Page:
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Ethics For First Year Engineers: The Struggle To Build A Solid Foundation

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Conference

2005 Annual Conference

Location

Portland, Oregon

Publication Date

June 12, 2005

Start Date

June 12, 2005

End Date

June 15, 2005

ISSN

2153-5965

Conference Session

Social Responsibility & Professionalism

Page Count

9

Page Numbers

10.589.1 - 10.589.9

Permanent URL

https://peer.asee.org/15449

Download Count

471

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Paper Authors

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Thomas DiStefano

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P. Aarne Vesilind

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Richard Kozick

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Thomas Rich

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James Baish

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Xiannong Meng

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Margot Vigeant

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Daniel Cavanagh

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Abstract
NOTE: The first page of text has been automatically extracted and included below in lieu of an abstract

Ethics for First-Year Engineers: The Struggle to Build a Solid Foundation

Margot A.S. Vigeant, James W. Baish, Daniel Cavanagh, Thomas DiStefano, Xiannon Meng, P. Aarne Vesilind, and Ronald D. Ziemian

All: Bucknell University College of Engineering. Departments: Chemical Engineering/ Mechanical Engineering/ Biomedical Engineering/ Civil and Environmental Engineering/ Computer Science/ Civil and Environmental Engineering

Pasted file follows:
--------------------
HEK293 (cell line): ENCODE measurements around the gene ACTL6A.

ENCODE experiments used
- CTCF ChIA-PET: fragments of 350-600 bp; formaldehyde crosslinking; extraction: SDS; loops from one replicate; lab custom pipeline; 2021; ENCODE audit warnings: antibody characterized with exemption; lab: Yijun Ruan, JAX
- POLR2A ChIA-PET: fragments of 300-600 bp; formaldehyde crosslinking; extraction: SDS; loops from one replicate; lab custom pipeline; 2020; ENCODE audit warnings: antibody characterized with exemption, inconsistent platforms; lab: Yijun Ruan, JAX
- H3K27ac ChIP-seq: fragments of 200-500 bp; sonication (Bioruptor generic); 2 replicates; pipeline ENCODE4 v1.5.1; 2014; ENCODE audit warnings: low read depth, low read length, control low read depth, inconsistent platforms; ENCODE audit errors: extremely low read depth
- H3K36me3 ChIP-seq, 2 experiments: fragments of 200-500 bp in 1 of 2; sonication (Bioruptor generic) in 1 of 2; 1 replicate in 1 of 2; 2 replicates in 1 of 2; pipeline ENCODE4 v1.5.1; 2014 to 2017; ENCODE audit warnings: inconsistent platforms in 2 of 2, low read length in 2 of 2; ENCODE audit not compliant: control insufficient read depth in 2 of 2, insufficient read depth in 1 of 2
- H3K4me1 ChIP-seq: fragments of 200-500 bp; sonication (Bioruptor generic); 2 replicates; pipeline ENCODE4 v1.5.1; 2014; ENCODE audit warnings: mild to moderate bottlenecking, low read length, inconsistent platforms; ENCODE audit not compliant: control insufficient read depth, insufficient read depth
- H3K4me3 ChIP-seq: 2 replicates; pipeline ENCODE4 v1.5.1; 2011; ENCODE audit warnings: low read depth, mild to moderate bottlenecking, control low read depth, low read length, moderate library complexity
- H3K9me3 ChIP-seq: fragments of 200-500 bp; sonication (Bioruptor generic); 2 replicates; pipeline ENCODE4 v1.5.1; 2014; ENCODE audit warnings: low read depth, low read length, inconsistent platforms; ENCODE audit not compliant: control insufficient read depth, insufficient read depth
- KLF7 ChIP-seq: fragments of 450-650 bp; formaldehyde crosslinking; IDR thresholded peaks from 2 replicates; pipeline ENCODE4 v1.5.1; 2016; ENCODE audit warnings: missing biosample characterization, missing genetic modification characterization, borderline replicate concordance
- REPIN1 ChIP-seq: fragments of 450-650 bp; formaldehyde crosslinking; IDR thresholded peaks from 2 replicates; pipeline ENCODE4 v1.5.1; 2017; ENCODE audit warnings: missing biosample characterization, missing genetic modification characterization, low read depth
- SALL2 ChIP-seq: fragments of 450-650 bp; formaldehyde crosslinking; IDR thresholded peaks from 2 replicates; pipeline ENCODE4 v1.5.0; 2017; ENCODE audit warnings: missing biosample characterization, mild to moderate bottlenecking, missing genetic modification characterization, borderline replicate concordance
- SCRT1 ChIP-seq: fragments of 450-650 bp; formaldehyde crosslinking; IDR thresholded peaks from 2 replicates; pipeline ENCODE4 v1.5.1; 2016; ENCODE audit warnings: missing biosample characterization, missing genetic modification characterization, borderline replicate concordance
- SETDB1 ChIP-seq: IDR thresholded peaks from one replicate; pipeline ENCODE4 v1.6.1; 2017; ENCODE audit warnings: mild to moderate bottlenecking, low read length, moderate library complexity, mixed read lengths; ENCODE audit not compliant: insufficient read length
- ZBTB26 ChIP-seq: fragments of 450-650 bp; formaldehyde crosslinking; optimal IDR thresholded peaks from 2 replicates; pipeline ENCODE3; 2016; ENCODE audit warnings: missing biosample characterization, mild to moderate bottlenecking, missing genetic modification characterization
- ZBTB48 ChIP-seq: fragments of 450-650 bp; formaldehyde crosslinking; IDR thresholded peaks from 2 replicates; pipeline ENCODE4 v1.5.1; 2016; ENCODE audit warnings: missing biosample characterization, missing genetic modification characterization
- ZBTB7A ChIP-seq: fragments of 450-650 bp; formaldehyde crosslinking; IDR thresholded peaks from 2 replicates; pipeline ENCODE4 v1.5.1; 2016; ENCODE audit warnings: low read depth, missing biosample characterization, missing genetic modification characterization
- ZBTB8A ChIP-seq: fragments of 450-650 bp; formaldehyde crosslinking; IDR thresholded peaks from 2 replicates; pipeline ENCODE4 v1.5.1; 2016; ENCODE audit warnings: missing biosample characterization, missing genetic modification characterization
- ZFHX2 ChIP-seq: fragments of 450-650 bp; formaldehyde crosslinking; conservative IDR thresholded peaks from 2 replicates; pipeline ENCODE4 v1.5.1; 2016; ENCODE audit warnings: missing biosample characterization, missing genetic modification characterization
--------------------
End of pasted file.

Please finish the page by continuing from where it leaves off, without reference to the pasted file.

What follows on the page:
Abstract

Exploring Engineering is a first semester course taken by all incoming engineering students at Bucknell University. The instructional objectives for this course include introducing the disciplines taught at Bucknell, cultivating technical problem solving skills which serve those disciplines, fostering teamwork and communication skills, and developing an understanding of the history and societal impact of engineering. Two years ago, the course was redesigned and has been successful at achieving the first three objectives (Vigeant et al 2003, Vigeant et al 2004). This paper documents our approach to achieving the specific outcomes associated with the final objective, dealing with societal responsibility. The course outcomes for societal responsibility are that students should be able to define professional ethics and associated terminology and apply the fundamental canons of engineering ethics to generate and defend appropriate solutions to ethical dilemmas. These outcomes are particularly important because it provides the foundation for each department’s meeting ABET Program Outcome 3.f, which states graduates “must have an understanding of professional and ethical responsibility.” Historically, both within this course and others, it has been difficult to convince students not only that engineering ethics is relevant, but that it is teachable. In Exploring Engineering, engineering ethics are presented by a combination of techniques, including descriptive lectures from an ethics expert, case studies, and reading books, culminating in a final paper analyzing an ethical problem. The descriptive lectures are accompanied by a book summarizing the ethical responsibilities of engineers, written specifically for this audience. The case studies are a combination of academic responsibility problems and analysis of engineering disasters or near-disasters. The books each center on historical or fictional accounts involving ethical issues resulting from the creations of engineers. The papers are assigned with the goal that students will synthesize all of this information into a coherent analysis of an ethical dilemma presented by their book. This approach has increased the average student response to the statement “This course has improved my understanding of the ethical and professional responsibilities of engineers” from 3.3 to 4.0 on a five-point scale. While student surveys indicate continued resistance to ethics education, our approach is achieving our outcomes.

Proceedings of the 2005 American Society for Engineering Education Annual Conference & Exposition Copyright © 2005, American Society for Engineering Education

DiStefano, T., & Vesilind, P. A., & Kozick, R., & Rich, T., & Baish, J., & Meng, X., & Vigeant, M., & Cavanagh, D. (2005, June), Ethics For First Year Engineers: The Struggle To Build A Solid Foundation Paper presented at 2005 Annual Conference, Portland, Oregon. https://peer.asee.org/15449

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